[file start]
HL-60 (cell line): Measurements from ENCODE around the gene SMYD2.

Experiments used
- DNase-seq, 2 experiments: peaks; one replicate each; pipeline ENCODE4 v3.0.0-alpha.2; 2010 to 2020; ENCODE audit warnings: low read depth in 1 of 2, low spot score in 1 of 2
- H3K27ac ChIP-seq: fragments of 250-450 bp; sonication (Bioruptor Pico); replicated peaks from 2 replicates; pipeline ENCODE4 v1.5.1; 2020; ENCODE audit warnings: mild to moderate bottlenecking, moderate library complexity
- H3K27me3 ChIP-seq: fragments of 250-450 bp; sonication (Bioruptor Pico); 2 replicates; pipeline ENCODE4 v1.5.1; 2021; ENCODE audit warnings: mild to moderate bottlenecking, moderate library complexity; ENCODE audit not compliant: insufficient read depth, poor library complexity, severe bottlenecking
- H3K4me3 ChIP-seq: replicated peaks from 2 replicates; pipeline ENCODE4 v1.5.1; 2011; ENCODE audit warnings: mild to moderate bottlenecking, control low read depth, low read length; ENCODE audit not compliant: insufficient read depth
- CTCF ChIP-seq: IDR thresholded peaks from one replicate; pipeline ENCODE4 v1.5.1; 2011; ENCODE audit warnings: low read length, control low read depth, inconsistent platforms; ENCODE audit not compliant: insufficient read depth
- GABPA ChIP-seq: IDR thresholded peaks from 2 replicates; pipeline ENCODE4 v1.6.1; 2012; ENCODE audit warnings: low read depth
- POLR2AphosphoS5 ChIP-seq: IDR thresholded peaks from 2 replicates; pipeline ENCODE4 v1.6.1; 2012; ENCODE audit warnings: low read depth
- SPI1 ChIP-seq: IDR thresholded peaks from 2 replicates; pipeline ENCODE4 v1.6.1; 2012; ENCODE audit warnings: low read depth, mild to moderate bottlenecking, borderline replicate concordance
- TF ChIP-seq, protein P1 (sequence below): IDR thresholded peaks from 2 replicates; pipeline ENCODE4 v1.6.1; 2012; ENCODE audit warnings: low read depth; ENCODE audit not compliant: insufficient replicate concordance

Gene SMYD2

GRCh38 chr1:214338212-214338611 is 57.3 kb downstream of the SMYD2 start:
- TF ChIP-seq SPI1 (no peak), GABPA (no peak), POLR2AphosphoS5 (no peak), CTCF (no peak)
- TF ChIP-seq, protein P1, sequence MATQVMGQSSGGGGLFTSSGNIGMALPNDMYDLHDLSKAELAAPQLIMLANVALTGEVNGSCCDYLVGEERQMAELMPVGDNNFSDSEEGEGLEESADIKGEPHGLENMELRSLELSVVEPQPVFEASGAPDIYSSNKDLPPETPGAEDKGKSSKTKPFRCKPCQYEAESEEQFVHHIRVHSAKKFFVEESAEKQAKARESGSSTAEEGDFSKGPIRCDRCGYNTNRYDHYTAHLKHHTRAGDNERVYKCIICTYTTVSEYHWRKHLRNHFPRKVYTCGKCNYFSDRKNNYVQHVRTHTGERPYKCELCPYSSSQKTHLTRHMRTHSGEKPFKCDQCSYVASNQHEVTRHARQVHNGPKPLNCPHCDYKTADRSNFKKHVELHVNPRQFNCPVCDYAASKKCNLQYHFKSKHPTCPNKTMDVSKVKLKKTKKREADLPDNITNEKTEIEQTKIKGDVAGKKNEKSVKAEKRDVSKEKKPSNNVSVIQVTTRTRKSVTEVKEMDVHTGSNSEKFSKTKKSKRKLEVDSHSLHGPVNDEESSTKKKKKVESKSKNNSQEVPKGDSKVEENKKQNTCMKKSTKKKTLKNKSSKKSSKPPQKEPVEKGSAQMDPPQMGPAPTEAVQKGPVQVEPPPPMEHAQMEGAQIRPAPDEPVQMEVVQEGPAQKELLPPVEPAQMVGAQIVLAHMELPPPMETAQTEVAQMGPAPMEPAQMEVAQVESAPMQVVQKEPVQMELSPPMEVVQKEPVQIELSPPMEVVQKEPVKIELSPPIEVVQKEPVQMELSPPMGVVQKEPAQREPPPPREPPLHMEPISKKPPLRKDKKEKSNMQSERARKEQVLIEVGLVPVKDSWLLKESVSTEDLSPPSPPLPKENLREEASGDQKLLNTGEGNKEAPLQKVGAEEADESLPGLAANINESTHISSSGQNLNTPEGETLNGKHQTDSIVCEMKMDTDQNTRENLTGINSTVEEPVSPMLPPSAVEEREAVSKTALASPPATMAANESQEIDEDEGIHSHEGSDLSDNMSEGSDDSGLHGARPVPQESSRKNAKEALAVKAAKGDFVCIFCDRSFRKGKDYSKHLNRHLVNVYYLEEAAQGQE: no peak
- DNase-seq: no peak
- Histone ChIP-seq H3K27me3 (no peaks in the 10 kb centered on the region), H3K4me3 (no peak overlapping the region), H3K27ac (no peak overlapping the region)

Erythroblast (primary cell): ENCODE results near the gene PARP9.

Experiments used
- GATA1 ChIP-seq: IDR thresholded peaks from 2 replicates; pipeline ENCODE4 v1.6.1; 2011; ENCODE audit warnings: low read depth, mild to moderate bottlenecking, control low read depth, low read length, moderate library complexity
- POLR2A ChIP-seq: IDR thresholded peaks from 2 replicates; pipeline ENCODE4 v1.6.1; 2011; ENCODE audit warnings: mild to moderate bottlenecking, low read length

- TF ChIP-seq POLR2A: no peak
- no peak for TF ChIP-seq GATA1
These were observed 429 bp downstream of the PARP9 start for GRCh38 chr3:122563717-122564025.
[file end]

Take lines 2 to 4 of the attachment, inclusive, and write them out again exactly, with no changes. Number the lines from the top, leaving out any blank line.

Experiments used
- DNase-seq, 2 experiments: peaks; one replicate each; pipeline ENCODE4 v3.0.0-alpha.2; 2010 to 2020; ENCODE audit warnings: low read depth in 1 of 2, low spot score in 1 of 2
- H3K27ac ChIP-seq: fragments of 250-450 bp; sonication (Bioruptor Pico); replicated peaks from 2 replicates; pipeline ENCODE4 v1.5.1; 2020; ENCODE audit warnings: mild to moderate bottlenecking, moderate library complexity